As usual, once October approaches, November and December come full speed at me. Here it is the end of November and not a post has been posted…
I have very exciting news to share. Well, two bits of exciting news, but I’m waiting to share until most the details have been worked out.
In the mean time, I thought I’d share with you a tin I was “commissioned” to do. I was asked to make a raven themed tin for an artist who specializes in digital photography and image enhancement.
I was nervous about this task because after looking at the work created by this artist, I felt grossly inadequate. How could I, a “self-teaching” unknown, create anything worthy enough to present to a talented, accomplished artist? I love her work, the haunting images, the eeriness of it all, and I wanted to capture the ideas expressed in her work without feeling as though I was copying.
But, I’m always up for a challenge. Being this was for a photographer, I thought it would be fun to create a small frame inside the tin. The problem would be placing a photo inside the frame. The frame would have to be removable.
I decided to make a small frame out of polymer clay (I am really loving this stuff). I used the metal frames from vellum tags then used three toothpicks between, along the metal part of the tag, to create a space for a photo. A small opening was made by omitting a fourth toothpick along the top of the joined frames so a photo could easily be slid in. For the frame to be removed from the tin, I attached a small, strong magnet to the back of the frame. I kept velum intact for the back part of the frame, which I adhered the magnet to with E6000 glue. I must have snapped this photo before I molded the clay frame to the metal part of the tags. I also used clay to seal up the portions where the toothpicks might have been exposed – that would have ruined the look I was going for :).
I was happy with the raven drawing (right), but once placed on the tin, it lacked dimension. I could have used pop dots to raise the image, however, I was concerned the small drawing on its own would not be sturdy enough to withstand handling. The other option was a polymer raven, I was not happy with the results of that. I decided to place the drawing over the polymer piece which would give both dimension and support. I used Mod Podge to join the pieces together.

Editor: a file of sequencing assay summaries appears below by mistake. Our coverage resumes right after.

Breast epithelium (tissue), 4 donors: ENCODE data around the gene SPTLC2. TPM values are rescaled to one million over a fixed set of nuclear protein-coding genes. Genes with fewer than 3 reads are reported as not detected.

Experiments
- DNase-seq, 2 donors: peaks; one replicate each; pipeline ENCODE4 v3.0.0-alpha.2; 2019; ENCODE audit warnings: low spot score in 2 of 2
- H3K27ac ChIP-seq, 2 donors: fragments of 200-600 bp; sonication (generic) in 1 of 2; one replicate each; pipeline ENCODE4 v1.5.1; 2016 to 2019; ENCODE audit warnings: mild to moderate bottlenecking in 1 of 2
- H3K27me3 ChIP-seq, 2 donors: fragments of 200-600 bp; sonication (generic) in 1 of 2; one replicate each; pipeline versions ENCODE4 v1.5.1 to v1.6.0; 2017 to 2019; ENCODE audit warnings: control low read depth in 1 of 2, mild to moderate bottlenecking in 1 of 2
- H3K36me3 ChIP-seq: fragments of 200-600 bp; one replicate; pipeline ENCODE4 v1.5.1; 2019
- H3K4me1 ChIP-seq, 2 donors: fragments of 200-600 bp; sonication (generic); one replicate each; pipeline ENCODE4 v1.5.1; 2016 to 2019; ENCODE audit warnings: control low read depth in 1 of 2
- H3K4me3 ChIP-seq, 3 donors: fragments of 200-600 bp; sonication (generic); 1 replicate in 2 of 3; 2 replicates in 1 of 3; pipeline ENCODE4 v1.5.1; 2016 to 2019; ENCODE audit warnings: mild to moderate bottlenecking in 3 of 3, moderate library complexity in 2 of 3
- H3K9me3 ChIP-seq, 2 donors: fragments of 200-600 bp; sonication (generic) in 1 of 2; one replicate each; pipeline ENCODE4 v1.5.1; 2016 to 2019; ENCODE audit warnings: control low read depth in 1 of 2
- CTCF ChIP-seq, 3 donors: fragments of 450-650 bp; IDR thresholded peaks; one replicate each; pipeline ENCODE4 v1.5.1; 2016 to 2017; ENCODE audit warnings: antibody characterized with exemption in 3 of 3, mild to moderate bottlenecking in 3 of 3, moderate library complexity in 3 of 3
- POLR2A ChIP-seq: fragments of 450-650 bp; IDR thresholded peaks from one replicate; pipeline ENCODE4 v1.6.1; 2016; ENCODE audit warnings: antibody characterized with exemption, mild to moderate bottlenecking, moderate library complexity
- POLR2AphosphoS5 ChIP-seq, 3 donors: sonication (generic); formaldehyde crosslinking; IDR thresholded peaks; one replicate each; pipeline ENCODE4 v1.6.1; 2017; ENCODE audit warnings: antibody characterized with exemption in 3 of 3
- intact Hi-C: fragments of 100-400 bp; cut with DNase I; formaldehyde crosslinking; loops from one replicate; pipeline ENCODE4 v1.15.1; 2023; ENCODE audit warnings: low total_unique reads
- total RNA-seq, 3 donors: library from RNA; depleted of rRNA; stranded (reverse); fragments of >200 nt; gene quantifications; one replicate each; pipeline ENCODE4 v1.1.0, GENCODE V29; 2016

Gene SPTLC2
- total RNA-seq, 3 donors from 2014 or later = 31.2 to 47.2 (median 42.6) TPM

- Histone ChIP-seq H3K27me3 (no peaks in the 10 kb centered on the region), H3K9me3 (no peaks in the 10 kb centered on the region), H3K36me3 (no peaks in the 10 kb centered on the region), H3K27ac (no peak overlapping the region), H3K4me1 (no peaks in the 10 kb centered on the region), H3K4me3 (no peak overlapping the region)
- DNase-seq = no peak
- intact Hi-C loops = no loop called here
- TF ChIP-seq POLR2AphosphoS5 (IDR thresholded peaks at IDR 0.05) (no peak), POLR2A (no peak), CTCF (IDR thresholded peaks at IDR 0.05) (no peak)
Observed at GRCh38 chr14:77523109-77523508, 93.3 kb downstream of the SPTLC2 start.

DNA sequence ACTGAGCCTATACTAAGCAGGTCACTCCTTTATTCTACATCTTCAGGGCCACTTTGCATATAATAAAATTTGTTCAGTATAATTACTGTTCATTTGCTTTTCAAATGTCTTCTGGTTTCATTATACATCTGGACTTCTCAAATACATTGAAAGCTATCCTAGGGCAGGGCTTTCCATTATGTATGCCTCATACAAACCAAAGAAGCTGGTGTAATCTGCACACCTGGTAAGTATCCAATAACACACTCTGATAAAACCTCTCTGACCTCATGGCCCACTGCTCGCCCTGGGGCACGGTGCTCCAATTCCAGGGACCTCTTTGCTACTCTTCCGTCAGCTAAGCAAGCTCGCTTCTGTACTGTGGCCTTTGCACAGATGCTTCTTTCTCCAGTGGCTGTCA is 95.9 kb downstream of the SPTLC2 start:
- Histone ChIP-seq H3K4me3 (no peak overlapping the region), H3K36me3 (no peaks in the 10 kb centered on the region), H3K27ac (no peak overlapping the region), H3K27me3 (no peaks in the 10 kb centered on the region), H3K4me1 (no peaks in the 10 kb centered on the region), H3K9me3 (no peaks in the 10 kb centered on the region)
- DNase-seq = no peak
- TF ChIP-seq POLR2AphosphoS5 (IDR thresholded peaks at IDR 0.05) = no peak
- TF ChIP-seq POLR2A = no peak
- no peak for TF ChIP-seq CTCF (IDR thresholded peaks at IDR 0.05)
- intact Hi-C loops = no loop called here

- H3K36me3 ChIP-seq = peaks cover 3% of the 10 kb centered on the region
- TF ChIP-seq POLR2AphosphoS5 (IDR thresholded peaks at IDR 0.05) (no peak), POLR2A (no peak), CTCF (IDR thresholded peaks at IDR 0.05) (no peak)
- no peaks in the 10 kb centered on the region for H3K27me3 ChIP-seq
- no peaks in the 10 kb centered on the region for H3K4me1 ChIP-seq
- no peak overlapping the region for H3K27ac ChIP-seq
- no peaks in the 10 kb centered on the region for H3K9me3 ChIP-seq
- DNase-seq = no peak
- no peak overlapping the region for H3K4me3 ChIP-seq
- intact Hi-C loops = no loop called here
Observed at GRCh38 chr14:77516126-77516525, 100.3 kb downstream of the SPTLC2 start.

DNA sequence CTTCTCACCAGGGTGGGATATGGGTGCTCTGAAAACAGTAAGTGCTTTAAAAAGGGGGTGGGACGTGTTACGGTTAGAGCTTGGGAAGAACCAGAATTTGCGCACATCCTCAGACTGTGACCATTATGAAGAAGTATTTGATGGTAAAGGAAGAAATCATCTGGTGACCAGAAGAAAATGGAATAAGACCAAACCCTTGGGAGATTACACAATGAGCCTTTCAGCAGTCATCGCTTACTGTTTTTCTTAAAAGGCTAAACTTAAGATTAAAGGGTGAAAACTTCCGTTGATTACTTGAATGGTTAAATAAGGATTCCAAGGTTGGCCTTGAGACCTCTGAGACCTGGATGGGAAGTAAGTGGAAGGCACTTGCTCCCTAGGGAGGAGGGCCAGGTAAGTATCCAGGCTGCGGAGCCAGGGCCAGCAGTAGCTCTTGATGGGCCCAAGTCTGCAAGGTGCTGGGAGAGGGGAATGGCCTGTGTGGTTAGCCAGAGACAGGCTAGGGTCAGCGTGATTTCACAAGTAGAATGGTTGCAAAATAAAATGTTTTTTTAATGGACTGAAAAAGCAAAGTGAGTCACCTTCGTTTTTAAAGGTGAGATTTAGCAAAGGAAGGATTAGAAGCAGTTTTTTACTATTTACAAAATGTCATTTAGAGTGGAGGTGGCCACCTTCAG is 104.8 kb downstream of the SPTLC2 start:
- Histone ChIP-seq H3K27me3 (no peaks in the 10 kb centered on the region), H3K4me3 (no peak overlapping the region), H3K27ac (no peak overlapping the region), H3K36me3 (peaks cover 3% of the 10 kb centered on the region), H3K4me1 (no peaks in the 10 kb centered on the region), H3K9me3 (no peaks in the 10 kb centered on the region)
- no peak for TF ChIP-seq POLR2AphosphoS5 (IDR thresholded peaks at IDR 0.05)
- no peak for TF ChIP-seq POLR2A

So here it is, the finished product.
Typically, the raven is associated with dark magic, death and often seen perched on tombstones or atop skulls. I love all those images and the dark mystery that surrounds the raven, but for this project I wanted to focus on the positive side of the raven; keeper of secrets, bringer of light (according to Native American creation legends), preserver of ancestral memories. As the raven mates for life, I also see it as a symbol of love, faithfulness and security. These were the characteristics I attempted to capture here.
Being “commissioned” to do a piece of art work IS indeed exciting. I felt privileged and honored that anyone would consider asking me to do this. And as exciting as this was for me, I am super excited to share my next bit of news with you too! But as stated in the beginning – you will just have to wait. (only the raven knows…)
Until next time.